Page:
Benchmarking even if subliminal is also important, seeing the number on the download speed  awareness of the real speed of a connection.

  39. Gooke 007 says:

    In france (and other European countries) there are 2 actors when it comes to the quality of a ADSL/DSL Internet connection:

    The ISP (Internet Service Provider) and the telephone company (who provides the phone connection).

    I something is not right (browsing speed, download speed, etc) we have to contact the ISP in the first place.

    The first question they ask is : how much is your download speed.

    We can measure this download speed by downloading a file of several MB from their site and tell them the download speed after the whole file was downloaded.

    If we cannot tell them this download speed, they tell us in return that they cannot help us any further.

    I hope that you will understand that this download speed is of utmost importance to us – I mean the way it was presented in IE8.

  40. Pedro says:

    We need this in order to benchmark our internet speed….  simple as that. This number became a sort of refference between people when they are talking about inetrnet speed and so on…. I usually ask othe rpeople, which speed are you downloading the file?

  41. Joe says:

    Showing download speed is simply a MUST HAVE feature.  Why WOULND'T it be displayed?

    Downloads are not entirely reliable due to many factors (server, network, latency, etc).  It is essential to know when you are receiving a file at 2.0kb/s when it should be 200kb/s.

    It would be like driving a car with no speedometer.  If the goal is to simplify the user interface, this is one of those core items that must be displayed.

  42. Silly Analogy says:

    <<It would be like driving a car with no speedometer>>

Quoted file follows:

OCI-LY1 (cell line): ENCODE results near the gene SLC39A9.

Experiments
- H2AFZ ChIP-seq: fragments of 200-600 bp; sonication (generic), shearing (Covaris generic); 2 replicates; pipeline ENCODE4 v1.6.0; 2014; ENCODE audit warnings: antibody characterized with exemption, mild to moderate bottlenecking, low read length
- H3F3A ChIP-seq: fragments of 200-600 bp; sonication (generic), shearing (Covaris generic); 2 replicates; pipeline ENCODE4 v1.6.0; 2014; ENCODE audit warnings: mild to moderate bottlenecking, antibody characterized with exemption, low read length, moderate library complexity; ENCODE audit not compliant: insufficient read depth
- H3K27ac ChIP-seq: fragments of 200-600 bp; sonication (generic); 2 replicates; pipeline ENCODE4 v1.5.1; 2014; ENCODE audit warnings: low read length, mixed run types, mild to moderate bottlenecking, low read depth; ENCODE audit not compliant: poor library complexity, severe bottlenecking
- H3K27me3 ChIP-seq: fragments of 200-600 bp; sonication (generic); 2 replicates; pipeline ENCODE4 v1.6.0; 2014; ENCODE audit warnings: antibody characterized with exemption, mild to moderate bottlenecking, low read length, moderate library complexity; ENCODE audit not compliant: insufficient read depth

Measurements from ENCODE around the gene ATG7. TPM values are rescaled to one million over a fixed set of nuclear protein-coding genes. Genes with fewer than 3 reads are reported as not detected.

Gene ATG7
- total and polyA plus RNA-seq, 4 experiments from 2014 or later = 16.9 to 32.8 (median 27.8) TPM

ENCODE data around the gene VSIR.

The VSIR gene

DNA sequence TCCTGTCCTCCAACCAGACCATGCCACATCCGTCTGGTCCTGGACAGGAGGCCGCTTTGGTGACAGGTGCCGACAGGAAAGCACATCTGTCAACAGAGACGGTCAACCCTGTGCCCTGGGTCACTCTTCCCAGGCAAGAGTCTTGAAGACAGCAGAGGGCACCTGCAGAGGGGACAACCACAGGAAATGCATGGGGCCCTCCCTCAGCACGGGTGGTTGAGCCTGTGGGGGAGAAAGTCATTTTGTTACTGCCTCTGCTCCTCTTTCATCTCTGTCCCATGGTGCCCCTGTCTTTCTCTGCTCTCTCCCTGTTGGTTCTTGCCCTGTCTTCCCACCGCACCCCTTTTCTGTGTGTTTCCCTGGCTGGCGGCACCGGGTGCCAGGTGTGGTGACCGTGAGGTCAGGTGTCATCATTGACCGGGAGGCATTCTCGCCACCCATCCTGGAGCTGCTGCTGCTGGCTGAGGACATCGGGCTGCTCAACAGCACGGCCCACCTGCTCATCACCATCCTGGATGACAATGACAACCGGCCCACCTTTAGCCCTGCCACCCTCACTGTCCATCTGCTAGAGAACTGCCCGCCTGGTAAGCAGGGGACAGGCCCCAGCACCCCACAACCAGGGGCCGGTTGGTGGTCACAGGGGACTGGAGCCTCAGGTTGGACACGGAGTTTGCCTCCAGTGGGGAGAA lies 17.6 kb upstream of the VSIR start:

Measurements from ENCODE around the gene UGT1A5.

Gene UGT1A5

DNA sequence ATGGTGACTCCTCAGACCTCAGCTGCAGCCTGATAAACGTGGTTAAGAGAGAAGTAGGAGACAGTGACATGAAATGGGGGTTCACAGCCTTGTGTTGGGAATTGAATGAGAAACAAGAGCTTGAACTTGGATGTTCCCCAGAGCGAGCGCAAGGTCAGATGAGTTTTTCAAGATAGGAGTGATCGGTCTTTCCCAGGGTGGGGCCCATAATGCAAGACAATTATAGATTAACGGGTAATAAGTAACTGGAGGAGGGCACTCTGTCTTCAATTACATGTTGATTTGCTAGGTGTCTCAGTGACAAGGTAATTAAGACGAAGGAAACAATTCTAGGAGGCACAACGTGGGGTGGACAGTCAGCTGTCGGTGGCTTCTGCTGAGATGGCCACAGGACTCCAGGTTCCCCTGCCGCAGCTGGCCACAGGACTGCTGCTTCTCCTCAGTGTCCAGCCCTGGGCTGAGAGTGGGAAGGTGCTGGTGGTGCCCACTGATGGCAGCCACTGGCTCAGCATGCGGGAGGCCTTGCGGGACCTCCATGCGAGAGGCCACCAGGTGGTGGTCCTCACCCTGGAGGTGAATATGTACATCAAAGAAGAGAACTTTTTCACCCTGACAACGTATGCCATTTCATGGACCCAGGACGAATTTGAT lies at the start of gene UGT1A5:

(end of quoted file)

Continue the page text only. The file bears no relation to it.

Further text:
No, in a car, you have an accelerator and a brake, and thus control the speed. Modulo factors like abandoning a download or trying a mirror (which very few people would know how to do) you don't have control over download speed.

  43. Luis Matoso says:

    I like the new dowload center but i do agree in somehow put the speed of the download in the new box. Move that information to the top level itยดs the worts you can do.

  44. Kelson says:


    (but i'd like more information, at least when download finished, as a new tooltip with : Downloaded Time, Average speed )

  45. JT says:

    I am a network engineer and use the download speed all the time.  By monitoring the current speed you can tell if a download has paused or slowed.  I also use it when I can download the same file from mirrored sites; a simple glance at the current speed lets me know if I should stop the download and use another site.  This information should at least be avail as an option to turn on.

  46. PaulyP says:

    I prefer to look at download speed. On many websites you get a choice of download mirror – I like to see which one is using my full bandwidth. If I can see that the first download I try is using my full bandwidth, I don't need to try any others.

    I would definitely like to see the speed moved to the top level too please.


  47. Mycal says: